Unlike its sibling myocardin which is exclusively expressed in the muscle lineage, MKL1 is universally distributed throughout the body [13]. So far, MKL1 has been uniformly considered a promoter of disease progression by programming transcriptional events involved in pathological cardiac hypertrophy [26, 27], colitis [14], sepsis [15], pulmonary hypertension [11], atherosclerosis [28], diabetic nephropathy [29], cirrhosis [30], and carcinogenesis [31]. Therefore, although our current investigation has focused on the regulation of MKL1 activity in macrophages, it is reasonable to conclude that small-molecule compounds that promote MKL1 deacetylation may not only help curb macrophage-dependent inflammation but prove beneficial in the intervention of MKL1-related pathophysiological processes. One caveat that needs to be taken into consideration is the possibility that HDAC5-mediated histone deacetylation may also contribute to the regulation of cellular inflammation. Indeed, Schmeck et al have shown that in lung epithelial cells, infection of Legionella pneumophila displaces HDAC5 from the IL-8 promoter followed by an increase in histone H4 and histone H3K14 acetylation [32]. These events presumably allow the trans-activation of IL-8 and consequently the development of pneumonia.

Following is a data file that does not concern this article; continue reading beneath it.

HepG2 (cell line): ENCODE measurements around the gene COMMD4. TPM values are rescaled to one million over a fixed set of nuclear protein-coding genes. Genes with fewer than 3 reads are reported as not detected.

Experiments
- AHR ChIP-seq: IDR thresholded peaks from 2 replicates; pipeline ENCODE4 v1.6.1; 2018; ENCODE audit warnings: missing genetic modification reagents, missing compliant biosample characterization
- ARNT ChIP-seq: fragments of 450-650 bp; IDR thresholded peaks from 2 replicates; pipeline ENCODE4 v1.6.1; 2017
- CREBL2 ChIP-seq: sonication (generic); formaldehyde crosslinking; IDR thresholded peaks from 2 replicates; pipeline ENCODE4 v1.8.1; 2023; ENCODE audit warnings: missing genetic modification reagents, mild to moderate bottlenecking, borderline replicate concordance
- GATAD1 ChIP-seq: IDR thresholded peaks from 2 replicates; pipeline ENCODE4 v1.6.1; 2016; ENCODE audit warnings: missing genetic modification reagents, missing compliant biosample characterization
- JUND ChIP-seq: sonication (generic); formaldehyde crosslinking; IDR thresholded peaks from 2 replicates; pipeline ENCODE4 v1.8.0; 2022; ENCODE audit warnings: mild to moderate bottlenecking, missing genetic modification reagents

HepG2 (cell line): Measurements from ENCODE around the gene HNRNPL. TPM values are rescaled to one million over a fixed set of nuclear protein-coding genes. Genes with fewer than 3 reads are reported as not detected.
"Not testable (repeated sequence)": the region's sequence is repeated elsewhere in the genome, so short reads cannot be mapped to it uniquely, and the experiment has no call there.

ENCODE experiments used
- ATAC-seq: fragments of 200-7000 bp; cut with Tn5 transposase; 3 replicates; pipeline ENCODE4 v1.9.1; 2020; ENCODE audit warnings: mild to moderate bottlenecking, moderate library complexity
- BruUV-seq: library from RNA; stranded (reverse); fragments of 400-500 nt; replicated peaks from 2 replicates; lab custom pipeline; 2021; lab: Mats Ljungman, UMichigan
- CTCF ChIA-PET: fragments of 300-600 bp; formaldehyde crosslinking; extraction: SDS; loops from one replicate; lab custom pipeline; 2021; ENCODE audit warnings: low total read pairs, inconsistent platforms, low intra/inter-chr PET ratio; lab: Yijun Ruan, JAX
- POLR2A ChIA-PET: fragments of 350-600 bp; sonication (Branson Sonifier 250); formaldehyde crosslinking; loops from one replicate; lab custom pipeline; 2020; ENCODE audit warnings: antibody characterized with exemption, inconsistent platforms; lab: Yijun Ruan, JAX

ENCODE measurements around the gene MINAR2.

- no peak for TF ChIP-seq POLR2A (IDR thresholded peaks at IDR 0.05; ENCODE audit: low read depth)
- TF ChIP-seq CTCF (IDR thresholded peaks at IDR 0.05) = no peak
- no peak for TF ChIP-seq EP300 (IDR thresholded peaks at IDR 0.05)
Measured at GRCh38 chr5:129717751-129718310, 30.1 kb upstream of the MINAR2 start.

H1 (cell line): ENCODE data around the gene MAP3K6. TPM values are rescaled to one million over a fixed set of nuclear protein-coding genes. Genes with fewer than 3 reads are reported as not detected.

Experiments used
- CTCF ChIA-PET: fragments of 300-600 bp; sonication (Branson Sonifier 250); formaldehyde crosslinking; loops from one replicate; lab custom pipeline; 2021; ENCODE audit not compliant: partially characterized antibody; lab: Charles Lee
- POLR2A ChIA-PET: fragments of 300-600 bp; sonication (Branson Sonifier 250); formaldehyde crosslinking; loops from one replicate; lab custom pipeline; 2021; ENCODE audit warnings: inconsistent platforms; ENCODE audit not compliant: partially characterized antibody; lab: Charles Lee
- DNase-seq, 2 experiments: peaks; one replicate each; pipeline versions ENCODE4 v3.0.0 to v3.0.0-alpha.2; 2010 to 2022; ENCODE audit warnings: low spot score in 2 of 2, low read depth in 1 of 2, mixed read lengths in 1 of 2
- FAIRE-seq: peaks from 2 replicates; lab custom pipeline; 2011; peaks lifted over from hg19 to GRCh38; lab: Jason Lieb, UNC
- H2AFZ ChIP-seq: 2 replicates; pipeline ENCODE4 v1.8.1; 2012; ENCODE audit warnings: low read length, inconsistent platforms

Our working model (Figure 6E) centers around MKL1 being the chief substrate for HDAC5 during TNF-α induced pro-inflammatory transcription. An equally plausible scenario would be that NF-κB/p65 is subject to modification by HDAC5. Indeed, several lysine deacetylases have been shown to modulate the acetylation status and hence activity of p65. The class III lysine deacetylase SIRT1, for instance, deacetylates p65 to contain the synthesis of pro-inflammatory mediators [7]. Class I lysine deacetylases HDAC1, HDAC2, and HDAC3 have also been documented to deacetylate p65 to program different pathophysiologically relevant events [33, 34]. It would be of interest to determine whether HDAC5 might directly deacetylate p65.